Donald Trump’s subversion of constitutional legitimacy, and its consequences by David Allen Green

The latest attempt by Donald Trump to litigate the 2020 presidential election has ended in failure.

The Supreme Court of the United States has dismissed the attempt by Texas to somehow nullify the votes of other states.

This is – or should be – Trump’s Wile E. Coyote moment.

The post-election litigation has had the quality of him running in mid-air, and now he must – or should – submit to constitutional gravity.


This defiance – which is shared by many Republicans in congress and nationally – may have dangerous lingering effects.

The defiance is subversive: it is an attempt to contaminate the legitimacy of the election of Joseph Biden.

To poison the wells, so to speak.

And in a way, this is apt and not surprising.

For just as Trump’s campaign to become president started with him denying the constitutional legitimacy of one Democratic president – with the ‘birther’ conspiracy – his presidency has ended with an assault on the legitimacy of another.

This is what Trump is ‘good’ at – identifying and exploiting weaknesses.

Sometimes this is on a personal and immediate level,  so as to obtain leverage in any given situation, or to intimidate someone with a nickname.

But in terms of an entire political system, it is to maintain and increase influence by identifying an issue which undermines constitutional legitimacy itself.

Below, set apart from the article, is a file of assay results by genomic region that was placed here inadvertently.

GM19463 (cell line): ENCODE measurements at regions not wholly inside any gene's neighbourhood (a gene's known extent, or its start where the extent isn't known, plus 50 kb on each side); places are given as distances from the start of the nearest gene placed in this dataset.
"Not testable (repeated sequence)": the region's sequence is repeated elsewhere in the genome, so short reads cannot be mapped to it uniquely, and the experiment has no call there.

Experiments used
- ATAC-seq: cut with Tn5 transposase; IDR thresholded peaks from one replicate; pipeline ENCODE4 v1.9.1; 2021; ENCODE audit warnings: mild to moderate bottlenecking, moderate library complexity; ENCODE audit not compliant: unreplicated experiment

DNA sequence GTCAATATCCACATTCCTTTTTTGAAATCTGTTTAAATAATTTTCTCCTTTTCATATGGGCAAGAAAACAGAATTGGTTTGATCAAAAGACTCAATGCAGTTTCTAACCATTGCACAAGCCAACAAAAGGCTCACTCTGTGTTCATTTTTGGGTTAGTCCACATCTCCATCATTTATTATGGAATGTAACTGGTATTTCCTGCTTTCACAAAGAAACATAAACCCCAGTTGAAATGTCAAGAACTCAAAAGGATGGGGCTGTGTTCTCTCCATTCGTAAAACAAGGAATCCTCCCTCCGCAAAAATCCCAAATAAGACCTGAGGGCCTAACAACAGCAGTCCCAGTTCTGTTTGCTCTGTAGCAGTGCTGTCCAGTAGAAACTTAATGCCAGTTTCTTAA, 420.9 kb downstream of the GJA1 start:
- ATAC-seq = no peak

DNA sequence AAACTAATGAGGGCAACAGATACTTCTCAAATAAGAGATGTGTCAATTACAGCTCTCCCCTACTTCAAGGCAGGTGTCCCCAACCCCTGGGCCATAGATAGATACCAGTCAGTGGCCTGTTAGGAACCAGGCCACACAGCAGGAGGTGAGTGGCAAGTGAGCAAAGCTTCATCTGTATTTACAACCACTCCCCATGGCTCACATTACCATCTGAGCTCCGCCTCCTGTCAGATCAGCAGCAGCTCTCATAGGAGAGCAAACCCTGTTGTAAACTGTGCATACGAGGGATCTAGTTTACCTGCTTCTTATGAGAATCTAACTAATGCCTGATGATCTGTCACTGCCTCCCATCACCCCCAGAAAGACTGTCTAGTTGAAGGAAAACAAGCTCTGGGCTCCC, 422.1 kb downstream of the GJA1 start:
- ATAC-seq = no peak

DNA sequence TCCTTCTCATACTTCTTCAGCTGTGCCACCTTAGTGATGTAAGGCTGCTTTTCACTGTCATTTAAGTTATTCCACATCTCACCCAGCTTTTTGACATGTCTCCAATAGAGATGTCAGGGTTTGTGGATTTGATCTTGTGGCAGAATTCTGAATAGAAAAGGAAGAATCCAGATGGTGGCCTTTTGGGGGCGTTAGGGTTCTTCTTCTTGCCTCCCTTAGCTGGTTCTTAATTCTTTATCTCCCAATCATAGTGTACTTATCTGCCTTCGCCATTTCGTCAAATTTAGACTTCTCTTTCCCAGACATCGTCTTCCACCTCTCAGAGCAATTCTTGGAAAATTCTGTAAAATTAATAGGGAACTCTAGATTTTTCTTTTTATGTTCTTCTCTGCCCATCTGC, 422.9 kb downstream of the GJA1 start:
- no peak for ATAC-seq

This is bullying on the grandest political scale.

This bullying will probably be not without consequence.

Along with populating the federal judiciary with conservatives, this rejection of political legitimacy will no doubt be a legacy of the Trump presidency.

And a lack of a shared sense of what is legitimate in any political system rarely ends well, and sometimes even ends with violence.

If a substantial proportion of people do not believe that the mechanisms of political change are valid and fair then they will tend to look to other ways for effecting changes.

Just think of Ireland, along with many other examples.

But it also has less lethal effects.

Normal issues of political debate cannot be approached on their own terms.

A policy promoted by an ‘illegitimate’ executive will be unacceptable, regardless of any merits.

This hyper-partisanship – that goes far beyond the usual knockabout politics of a party system – is devastating to any functioning democracy.

But in an age where a political base can be mobilised directly – bypassing traditional party and media structures – many politicians will be tempted not to show self-restraint.

The sensible convention that one does not go too far politically, not least because one does not want opponents to go too far, is disregarded.

Trump may well have lost his legal battle to retain the presidency, but this Trumpism may well be with us for much longer.

And that, more than desperate legal suits, will be the test Trump leaves for the law and politics of the United States


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